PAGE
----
Going Big

Romper Rim: Pedaling 80 miles through Utah's Canyonlands with five toddlers.

Apr 24, 2001
Outside Magazine

The mound of gear was gargantuan. Next to the equipment we'd normally take on a four-day mountain-bike ride were Pack 'N Play cribs, car seats, toddler chairs and toddler tables, portable high chairs, and little Linus and Lucy sleeping bags, complete with matching pads. "Looks like we're going to have to take another vehicle," said my friend Mike as we tried to shoehorn everything inside two four-wheel-drive trucks. He was right. Such last-minute changes are common when trying to squeeze an 80-mile bike trip into a long weekend. But our foray to Utah's White Rim Trail in Canyonlands National Park was far from normal. It had the added component of the under-four set: Our group consisted of ten adults and five children between the ages of three months and four years. Though we had them outnumbered two to one, we'd soon find that keeping them happy was as tiring as the bike riding.

Call us crazy if you will. After all, it's hard enough having five toddlers in your living room for a birthday party, let alone for four days and miles away from civilization. But as longtime river runners accustomed to camping, we weren't about to let the fact that we now have kids foil our annual outing. Instead of taking them on whitewater, we took them on the White Rim. With shuttle rigs along—which now numbered three instead of two—the theory was simple. The kids would mostly ride in the four-wheel drives and the adults would take turns biking and driving—which meant averaging 20 miles a day. With the overabundance of gear, it also meant hours of packing and unpacking at each campsite.
We didn't set off on day one until well after noon, but we quickly settled into a routine: drive or bike a few miles, and then stop to console the kids. Luckily, our 19-month-old daughter, Brooke, adapted quickly. When not eating pretzels or fitting shapes into box openings, she either slept in air-conditioned comfort or stared at the passing spires and side canyons. The other kids, two per car, played together along the way. The day's only crisis occurred after lunch, when four-year-old Stuey threw up, requiring a pit stop from the clean-up crew. That's when we unloaded the Burley trailer and offered Brooke a breath of fresh air. Unfortunately it didn't last long, as bumps, sand, and fatherly fatigue saw her quickly back in the car.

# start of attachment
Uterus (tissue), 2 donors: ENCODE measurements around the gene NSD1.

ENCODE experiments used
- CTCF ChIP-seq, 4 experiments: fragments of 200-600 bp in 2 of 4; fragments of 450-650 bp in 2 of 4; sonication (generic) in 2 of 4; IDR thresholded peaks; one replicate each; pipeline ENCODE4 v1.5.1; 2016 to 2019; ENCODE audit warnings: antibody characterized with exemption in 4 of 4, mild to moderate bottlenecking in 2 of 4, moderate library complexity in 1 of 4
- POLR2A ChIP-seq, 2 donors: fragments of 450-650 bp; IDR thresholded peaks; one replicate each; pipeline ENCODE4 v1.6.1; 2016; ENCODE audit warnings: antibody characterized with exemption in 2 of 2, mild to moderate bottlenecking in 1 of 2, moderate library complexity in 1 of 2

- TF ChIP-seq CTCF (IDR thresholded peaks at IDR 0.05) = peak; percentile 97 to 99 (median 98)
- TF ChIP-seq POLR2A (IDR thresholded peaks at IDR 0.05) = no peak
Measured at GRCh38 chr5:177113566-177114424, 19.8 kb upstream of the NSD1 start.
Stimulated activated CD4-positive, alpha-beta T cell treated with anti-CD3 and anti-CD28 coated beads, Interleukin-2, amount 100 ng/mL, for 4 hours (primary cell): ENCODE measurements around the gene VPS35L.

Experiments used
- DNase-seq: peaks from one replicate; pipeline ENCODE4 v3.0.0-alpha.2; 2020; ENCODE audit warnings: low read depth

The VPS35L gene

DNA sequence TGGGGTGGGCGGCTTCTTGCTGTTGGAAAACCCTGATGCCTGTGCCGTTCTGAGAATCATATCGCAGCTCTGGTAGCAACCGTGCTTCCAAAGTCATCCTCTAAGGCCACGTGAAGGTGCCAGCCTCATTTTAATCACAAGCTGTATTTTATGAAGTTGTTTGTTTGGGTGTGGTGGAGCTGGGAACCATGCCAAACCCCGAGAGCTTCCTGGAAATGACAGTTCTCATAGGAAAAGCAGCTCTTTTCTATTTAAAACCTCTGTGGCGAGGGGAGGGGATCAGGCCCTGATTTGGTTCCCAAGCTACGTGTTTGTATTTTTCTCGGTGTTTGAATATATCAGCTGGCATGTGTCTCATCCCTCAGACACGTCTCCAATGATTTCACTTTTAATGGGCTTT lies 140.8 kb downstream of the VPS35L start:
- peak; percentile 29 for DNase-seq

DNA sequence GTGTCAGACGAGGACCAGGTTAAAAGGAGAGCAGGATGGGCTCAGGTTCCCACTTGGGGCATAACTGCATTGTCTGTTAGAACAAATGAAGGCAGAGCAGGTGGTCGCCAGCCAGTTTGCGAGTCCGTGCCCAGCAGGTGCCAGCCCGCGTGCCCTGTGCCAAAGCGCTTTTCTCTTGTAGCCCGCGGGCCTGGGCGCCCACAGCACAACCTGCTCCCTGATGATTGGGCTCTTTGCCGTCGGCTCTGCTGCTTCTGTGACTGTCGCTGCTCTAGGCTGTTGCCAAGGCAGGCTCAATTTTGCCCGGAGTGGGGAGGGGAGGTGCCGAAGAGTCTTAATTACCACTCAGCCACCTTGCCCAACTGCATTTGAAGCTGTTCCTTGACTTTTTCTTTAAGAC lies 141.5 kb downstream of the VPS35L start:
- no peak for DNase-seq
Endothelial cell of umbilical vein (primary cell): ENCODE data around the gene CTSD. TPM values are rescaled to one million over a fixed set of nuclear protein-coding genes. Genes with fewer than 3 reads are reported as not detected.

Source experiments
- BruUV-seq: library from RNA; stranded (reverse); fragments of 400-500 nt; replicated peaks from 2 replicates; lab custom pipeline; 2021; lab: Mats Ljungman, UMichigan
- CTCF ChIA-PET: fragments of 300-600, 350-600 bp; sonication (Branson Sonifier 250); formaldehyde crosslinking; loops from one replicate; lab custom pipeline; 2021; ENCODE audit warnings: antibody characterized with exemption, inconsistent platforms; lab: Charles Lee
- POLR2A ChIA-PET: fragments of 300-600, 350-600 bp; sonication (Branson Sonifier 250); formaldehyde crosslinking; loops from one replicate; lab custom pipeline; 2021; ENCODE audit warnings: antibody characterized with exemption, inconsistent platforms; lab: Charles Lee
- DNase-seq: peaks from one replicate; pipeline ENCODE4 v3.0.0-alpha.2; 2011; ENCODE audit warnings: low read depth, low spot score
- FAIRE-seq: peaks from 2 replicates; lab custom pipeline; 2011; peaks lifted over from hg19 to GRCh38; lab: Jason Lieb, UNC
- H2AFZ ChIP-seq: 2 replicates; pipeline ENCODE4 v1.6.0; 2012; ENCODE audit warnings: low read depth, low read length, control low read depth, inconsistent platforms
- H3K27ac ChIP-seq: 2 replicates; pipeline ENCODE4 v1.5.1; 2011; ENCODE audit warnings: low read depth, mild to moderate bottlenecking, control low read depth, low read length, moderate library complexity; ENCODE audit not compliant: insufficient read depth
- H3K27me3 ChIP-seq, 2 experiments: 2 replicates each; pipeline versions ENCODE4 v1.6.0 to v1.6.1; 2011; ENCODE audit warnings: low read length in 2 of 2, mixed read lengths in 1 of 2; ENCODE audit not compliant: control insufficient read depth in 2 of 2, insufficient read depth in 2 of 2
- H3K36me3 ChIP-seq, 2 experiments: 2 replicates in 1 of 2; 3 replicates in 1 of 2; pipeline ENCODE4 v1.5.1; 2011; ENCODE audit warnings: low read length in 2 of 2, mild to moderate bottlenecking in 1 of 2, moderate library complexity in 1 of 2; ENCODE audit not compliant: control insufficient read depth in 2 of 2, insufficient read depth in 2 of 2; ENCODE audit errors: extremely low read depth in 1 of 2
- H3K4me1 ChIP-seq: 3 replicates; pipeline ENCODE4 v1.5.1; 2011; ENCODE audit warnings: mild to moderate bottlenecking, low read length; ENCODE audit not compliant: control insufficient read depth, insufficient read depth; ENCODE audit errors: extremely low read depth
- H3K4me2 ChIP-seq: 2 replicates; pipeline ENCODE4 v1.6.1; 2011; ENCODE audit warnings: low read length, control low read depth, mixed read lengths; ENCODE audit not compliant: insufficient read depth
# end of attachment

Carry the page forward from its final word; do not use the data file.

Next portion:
At camp that evening—atop a mesa overlooking the serpentine canyons of the Green and Colorado Rivers—the kids wasted no time in finding natural sandboxes and playing Follow the Leader over coffee table-size rocks. Eventually, they settled around a miniature table to throw spaghetti while we tried to refuel after a long day of pedaling and parenting. We roasted marshmallows and the kids clapped gooey hands to Raffi's "Baby Beluga" on guitar.

For us, the biking during the next few days was not as technically interesting as the buffed Colorado singletrack we were used to back home. After all, the White Rim Trail is also known as the White Rim Road, depending on which type of pedal you push. But the doubletrack route is about as scenic a bike ride as you can ever do. Massive rust-colored sandstone blocks pop out of desert sands sprinkled occasionally with sagebrush and prickly pear. In certain sections, wind-strafed canyon walls loom above you on one side, while on the other, hairpin turns give way to 1,000-foot drops.

Dramatic plunges notwithstanding, a bigger concern on this trip was the unforgiving heat and utter lack of shade. Although Canyonlands storms can come on as suddenly as temper tantrums, blue skies held for the entire trip. The kids never ventured far without hats and sunscreen, and during day two's lunch we huddled in the only shade we could find—that of an outhouse.

The last morning we woke early to a band of children staring into our tent like cattle over a fence. They wanted Brooke to come out and play, and since another adult was already up brewing coffee, we gladly let her. That morning we bathed in the Green River, our first chance in four days to clean up with anything but wipes. After a five-mile climb up switchbacks, we were back on top of the rim and at the ride's end. We toasted with sippy cups and the cooler's last beers and—call us crazier still—made plans to do it all again.


On Your Own The White Rim Trail in Utah's Canyonlands National Park follows a layer of white sandstone for 108 miles along the Colorado and Green Rivers. Secure your own backcountry permit by faxing your request at least two weeks in advance—earlier if you plan to go in the spring or fall—to the park's reservation office (435-259-4285). You can't reserve by phone, but call the office at 435-719-2313 or visit www.nps.gov/cany for more information. Permits are $30 for a maximum of 15 people and three vehicles, plus a $10-per-vehicle park entrance fee. Support vehicles are highly recommended as there is no water along the trail.

Camping Camp only at designated sites, which have outhouses and are surprisingly kid-friendly despite occasional cacti.

Outfitters Nichols Expeditions (800-648-8488; www.nicholsexpeditions.com) offers standard five-day White Rim mountain-bike tours for $735 per person with discounts of 10 percent for groups of four or more signing up together. The fees include support vehicles, guides, meals, and permits, but not bike rentals, which are $130 extra. Kids 11 and older are preferred. Visit www.nps.gov/cany for a list of more outfitters working in the park.

Filed To: Mountain Biking, Utah
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